@Ki man - if you really do want to go to caltech you should apply pressure to your HS over physics and calc. It will really, really help you if you have physics and calc AP's done by at latest junior year. It's ridiculous that your HS places that requirement, you should really try to get them to let you do that.
 
  • #13
I would hav taken physics this year, but my school doesn't offer us that choice, and i could have been a year ahead in math but they school didnt give anyone in my class the chance to get ahead, so instead of taking trigonometry and high school physics this year together, i will have pre-calc and physics as a junior. until then, I'm going to try to learn ahead on my own ;]
 
  • #14
Madscientist,

for the AP C test you need to know all of calc one and two cold.

also the physics B test only covers material from algebra based physics without any real calculus.

Also schools like MIT look for people with some flare for the sciences, they don't care to to much about how your english worked out, they care about your technical talent, while you want to have a decent gpa, say 3.5 you also want to have deomnstrated that you are good at what you want to do. (physics and math)

so if you can skip ahead to calculus I would say go for it, but don't do it while sacrificing the basics of trigonometry (theres a lot of trig work that you should know in order to do calculus)and keep in mind that stuff like quantum mechanics and such will take several years of study to get too, and its far more important to develop yourself and your personality in high school than it is too learn quantum mechanics.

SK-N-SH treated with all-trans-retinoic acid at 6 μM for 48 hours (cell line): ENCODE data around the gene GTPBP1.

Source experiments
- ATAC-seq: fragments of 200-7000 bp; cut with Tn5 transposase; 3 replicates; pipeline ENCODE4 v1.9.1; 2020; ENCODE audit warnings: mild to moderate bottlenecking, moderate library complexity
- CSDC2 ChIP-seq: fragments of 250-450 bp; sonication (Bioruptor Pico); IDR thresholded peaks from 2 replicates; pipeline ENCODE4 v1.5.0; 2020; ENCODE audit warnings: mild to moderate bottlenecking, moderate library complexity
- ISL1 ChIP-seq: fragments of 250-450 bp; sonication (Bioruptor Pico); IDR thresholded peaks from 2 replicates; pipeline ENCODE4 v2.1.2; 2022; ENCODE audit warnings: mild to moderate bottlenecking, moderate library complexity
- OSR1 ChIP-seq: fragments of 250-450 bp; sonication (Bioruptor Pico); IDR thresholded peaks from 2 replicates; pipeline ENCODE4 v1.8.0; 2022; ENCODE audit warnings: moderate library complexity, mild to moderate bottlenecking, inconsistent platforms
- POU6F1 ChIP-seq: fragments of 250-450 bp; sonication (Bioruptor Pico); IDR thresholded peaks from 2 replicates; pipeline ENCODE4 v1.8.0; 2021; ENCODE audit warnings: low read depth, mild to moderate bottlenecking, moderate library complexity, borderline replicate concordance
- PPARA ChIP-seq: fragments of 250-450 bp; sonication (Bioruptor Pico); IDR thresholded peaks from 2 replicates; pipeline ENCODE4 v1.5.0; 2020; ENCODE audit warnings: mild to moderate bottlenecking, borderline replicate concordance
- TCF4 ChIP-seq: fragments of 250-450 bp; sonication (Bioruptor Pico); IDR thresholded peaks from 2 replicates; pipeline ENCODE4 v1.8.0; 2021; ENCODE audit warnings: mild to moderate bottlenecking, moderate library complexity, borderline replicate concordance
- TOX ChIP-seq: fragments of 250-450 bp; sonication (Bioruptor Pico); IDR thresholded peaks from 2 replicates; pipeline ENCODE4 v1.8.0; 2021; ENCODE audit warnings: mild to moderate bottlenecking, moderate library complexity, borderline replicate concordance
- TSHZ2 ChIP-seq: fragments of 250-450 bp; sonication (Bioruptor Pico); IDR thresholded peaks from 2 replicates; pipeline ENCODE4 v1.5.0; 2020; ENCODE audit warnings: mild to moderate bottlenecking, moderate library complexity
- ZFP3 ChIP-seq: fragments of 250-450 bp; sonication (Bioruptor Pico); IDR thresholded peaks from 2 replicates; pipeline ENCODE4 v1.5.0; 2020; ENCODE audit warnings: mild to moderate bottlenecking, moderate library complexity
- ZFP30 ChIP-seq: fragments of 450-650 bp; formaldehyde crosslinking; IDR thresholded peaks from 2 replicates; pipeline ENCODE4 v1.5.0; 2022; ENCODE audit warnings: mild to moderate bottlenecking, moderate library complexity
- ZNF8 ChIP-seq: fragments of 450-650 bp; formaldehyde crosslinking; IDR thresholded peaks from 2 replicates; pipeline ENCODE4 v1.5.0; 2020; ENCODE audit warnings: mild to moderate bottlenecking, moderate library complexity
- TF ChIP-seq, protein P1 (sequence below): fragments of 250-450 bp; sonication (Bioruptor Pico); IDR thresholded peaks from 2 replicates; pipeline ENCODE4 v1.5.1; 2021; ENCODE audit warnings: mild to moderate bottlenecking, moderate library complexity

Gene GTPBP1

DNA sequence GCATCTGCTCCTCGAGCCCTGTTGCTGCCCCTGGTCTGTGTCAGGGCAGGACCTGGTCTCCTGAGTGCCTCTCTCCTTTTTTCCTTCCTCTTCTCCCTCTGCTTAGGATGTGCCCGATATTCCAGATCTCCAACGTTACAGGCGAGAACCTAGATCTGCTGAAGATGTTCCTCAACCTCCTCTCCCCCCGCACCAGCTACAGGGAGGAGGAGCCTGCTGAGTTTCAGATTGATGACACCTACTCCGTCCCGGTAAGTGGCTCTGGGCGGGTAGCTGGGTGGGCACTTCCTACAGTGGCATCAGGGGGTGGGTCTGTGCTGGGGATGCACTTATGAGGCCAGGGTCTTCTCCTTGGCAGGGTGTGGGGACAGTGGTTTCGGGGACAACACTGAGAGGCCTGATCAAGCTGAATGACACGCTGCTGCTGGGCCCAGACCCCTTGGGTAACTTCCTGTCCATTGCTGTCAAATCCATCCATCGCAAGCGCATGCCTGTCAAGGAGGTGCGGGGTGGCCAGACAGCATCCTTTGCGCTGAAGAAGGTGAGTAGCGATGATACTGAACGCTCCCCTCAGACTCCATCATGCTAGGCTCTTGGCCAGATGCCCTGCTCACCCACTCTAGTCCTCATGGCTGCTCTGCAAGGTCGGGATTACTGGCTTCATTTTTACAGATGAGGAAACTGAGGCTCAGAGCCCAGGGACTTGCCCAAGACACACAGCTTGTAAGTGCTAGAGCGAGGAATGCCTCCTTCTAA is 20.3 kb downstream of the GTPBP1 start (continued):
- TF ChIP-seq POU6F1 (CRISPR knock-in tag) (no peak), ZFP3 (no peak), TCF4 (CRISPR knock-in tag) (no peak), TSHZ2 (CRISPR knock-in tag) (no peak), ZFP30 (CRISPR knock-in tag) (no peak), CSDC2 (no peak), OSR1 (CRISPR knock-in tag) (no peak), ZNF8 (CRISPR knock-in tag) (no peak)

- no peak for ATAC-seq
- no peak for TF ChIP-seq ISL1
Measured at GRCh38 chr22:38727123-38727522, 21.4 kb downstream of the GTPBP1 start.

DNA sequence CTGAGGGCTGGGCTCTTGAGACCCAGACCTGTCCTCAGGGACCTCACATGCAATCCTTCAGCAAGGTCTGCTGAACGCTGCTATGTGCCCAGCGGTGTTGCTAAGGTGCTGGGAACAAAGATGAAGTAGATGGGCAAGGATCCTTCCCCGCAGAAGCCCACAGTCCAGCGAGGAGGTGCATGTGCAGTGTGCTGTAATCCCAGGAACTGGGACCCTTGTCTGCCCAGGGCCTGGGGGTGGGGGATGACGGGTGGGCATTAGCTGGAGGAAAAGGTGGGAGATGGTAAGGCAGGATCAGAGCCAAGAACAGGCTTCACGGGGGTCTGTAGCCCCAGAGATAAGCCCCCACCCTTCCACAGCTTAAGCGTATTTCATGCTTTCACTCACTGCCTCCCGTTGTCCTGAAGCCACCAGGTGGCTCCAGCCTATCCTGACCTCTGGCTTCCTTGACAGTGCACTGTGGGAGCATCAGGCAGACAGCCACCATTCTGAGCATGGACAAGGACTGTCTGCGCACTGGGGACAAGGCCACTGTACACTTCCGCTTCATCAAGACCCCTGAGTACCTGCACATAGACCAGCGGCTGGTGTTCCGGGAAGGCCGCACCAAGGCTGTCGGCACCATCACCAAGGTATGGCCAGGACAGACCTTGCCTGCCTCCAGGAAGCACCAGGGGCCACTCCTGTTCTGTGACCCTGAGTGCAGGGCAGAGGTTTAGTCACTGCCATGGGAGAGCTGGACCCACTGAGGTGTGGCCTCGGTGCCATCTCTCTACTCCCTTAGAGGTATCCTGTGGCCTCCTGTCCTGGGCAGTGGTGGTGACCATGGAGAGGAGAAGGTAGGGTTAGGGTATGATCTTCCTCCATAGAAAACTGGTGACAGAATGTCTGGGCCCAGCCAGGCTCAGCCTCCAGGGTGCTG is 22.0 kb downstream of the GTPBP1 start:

• #15
Ki Man said:
Holy cow. I had a dream once where I was at a school that's identical to your future high school even though I've never seen it before. What state are you in?

Good luck going to MIT. personally, I want to go to CIT =P. I'm a freshman, anfd my high school doesn't let you take physics until you're in 11th. If i were at your school, i would study it over the summer but take the class anyways just for the learning experience. does your futures school offer anything beyond basic physics if you complete the AP?

Ki Man- I live in good 'ol Texas.

For all- Thanks for all of your help and suggestions, I will use them well. :biggrin:
 
  • #16
I know a bit of calculus up to limits, and a bit of differentiation, but I don't know how much is needed for the A, B, and C AP exams.

First there are only two exams: B and C (which I know is weird). Second the C Exam has two separate tests, an E&M section and a Mechanics Section. Don't rush into the AP Physics with Calc. sequence right away.

As it was stated eariler you need to know Calculus 1-2 cold, but I would go on a little more and say you should probably know series and sequences (at least Taylor) and some rudimentary vector calc; which normally is not something that is possible at a high school.

If your schooling is anything like my high school schooling with mathematics, I ended up just teaching myself all of calculus 1-4 and some linear algebra. Not the easiest thing to teach yourself, not impossible, but when you want to double check something and your math teacher hasn't done calc. 4 problems for about 15 years and he has a hard time with it, it can get annoying.

With that in mind, take a non-calc based physics course first, hopefully AP Physics B, as it is a good survey course and it will help you wrap your head around the concepts in physics. No, it isn't necessarlly too challenging, but it will put you in a good postion to either teach yourself AP Physics C and it will give you a better appreachation of why you use calculus for many problems in physics.

(I know I am rambling but just one more thing): Ask about starting in trig/pre-calc instead of starting in calculus. Having a good foundation in Trig is necessary for understanding many physics problems at the introduction level, and even beyond. And while your working at that start your foreign language...if you have the oppertunity to learn latin, jump on it instead of spanish, as latin will give you a better understanding and control of the English language, which will come in handy when you have to take a couple writing courses in college.


Just my 5-cents